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Long-term toxicity to fish

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Description of key information

The chemical safety assessment according to Annex I of Regulation (EC) No. 1907/2006 does not indicate the need to investigate further the long-term toxicity to fish. Thus, in accordance to Annex IX, column 2 no further long-term toxicity test to fish is proposed.

Key value for chemical safety assessment

Additional information

There are no long-term fish studies available for the NPG esters group. However, in short-term studies, available for all three trophic levels, fish, daphnia and algae, no effects were observed up to the limit of water solubility. Based on the short-term values, fish cannot be identified as the most sensitive taxonomic group. According to the “Guidance on information requirements and chemical safety assessment Chapter R.7b: Endpoint specific guidance, R.7.8.5.3” (ECHA, 2012), long-term testing of fish should only be conducted if it represents the most sensitive taxonomic group. The Guidance states that if invertebrates are likely to be more sensitive than fish and algae or the relative sensitivity of invertebrates cannot be predicted, long-term testing on Daphnia sp. should be preferred instead of fish. Two long-term studies with Daphnia magna are available for the NPG esters Heptanoic acid, ester with 2,2-dimethyl-1,3-propanediol (CAS No. 68855-18-5) and 2,2-dimethyl-1,3-propanediyl dioleate (CAS No. 42222-50-4). These test substances represent both ends of the NPG group and are sufficient for the assessment of long-term aquatic toxicity for all NPG esters.

Furthermore, the aquatic concentrations of the NPG esters are expected to be very low. Since the substances are readily biodegradable and have high adsorption potential, they will be eliminated in sewage treatment plants to a high extent. If fractions of these chemicals were to be released in the aquatic environment, the concentration in the water phase will be reduced by rapid biodegradation and potential of adsorption to solid particles and to sediment.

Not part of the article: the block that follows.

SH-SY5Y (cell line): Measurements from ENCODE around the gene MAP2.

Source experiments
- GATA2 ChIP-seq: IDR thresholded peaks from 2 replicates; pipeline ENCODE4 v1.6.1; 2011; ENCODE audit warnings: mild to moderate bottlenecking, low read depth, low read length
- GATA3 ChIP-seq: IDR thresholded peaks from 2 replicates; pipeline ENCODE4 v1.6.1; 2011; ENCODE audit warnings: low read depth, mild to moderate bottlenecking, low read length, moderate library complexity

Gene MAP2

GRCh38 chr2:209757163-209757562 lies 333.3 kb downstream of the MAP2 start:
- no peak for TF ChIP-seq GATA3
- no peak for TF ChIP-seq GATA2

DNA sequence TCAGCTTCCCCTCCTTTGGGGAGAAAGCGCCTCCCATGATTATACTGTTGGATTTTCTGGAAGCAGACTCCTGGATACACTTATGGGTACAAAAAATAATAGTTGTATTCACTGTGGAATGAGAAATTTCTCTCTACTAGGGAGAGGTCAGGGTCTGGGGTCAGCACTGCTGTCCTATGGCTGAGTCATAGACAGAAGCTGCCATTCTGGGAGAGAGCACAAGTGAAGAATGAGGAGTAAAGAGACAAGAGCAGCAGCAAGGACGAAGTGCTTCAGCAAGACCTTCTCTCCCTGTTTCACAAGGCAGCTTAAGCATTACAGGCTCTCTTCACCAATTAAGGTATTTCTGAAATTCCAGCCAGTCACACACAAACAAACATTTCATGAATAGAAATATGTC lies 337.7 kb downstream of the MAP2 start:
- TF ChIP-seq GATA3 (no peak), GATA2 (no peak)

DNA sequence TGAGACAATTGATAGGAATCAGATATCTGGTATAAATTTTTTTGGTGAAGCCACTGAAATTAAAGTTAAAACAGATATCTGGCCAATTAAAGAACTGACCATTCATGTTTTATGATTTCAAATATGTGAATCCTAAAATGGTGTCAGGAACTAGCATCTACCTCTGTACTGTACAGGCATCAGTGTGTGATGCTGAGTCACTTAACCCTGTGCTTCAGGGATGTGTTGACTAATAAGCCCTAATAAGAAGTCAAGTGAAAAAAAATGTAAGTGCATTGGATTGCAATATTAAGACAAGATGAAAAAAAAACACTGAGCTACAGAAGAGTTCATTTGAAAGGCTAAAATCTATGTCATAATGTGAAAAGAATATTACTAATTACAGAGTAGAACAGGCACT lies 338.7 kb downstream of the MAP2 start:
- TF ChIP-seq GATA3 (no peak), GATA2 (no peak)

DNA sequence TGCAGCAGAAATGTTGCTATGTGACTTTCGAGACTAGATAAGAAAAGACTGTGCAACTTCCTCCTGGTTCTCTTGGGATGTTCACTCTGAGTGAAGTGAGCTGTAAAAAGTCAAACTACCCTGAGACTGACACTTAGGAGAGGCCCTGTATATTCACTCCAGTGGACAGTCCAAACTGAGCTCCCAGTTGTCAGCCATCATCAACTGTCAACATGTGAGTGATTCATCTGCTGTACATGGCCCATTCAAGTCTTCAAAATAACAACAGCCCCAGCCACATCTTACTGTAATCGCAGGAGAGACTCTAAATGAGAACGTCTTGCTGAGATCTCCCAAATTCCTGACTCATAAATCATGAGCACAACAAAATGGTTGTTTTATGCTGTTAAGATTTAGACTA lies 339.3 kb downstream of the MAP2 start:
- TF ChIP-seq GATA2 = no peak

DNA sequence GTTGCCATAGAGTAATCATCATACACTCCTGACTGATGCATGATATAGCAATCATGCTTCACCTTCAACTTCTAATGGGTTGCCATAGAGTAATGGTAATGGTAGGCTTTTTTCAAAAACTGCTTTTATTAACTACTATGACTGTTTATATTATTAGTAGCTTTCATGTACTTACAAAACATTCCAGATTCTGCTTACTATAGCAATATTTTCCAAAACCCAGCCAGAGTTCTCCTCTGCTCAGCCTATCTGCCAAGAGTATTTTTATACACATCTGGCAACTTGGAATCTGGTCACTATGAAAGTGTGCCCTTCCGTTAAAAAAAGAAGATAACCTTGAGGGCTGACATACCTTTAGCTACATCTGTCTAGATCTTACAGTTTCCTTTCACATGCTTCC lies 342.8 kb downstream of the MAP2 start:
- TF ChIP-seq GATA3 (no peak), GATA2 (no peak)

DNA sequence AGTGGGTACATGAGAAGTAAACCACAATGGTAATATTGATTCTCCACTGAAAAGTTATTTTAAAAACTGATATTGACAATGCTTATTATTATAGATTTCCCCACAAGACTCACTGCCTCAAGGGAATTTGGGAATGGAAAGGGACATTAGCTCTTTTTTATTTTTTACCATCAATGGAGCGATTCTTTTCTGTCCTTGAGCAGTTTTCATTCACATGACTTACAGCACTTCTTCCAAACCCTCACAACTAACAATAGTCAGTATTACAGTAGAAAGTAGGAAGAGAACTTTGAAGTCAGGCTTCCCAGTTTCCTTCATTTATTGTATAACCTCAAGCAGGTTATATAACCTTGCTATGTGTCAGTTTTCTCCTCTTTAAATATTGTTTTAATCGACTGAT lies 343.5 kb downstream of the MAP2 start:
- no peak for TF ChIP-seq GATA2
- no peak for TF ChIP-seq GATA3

Food ingestion is likely to be the main uptake route for NPG esters in fish, since the substance will be adsorbed to solid particles potentially ingested by fish. In the case of ingestion, NPG esters are predicted to undergo metabolism. Esters are known to hydrolyse into carboxylic acids and alcohols by esterases (Fukami and Yokoi, 2012). The result of the pancreatic digestion of the NPG group member 2,3-dimethyl-1,3 –propandiolheptanoate (CAS No. 68855-18-5) shows a degradation of the ester of almost 90% within 4 hours (Oßberger, 2012; IUCLID section 7.1.1). Carboxylesterase activity has been noted in a wide variety of tissues in invertebrates as well as in fish (Leinweber, 1987; Soldano et al, 1992; Barron et al., 1999, Wheelock et al., 2008). Therefore, it is expected that under physiological conditions, NPG esters will hydrolyse to neopentyl glycol and the respective fatty acids. Neopentyl glycol undergoes to conjugation with glucuronic acid and be excreted in the urine (Gessner, 1960).The free fatty acids are either metabolised via the β-oxidation pathway in order to generate energy for the cell or reconstituted into glyceride esters and stored in the fat depots in the body (Berg, 2002). Metabolic pathways in fish are generally similar to those in mammals. Lipids and their constituents, fatty acids, are in particularly a major organic constituent of fish and play a crucial role as source of metabolic energy in fish, for growth, reproduction and mobility, including migration (Tocher, 2003).

In conclusion, NPG esters will be mainly taken up by ingestion and are digested through common metabolic pathways, providing a valuable energy source for fish, as dietary fats. Based on this information presently available, long-term toxicity to fish is not to be expected.

A detailed reference list is provided in the technical dossier (see IUCLID, section 13) and within CSR.

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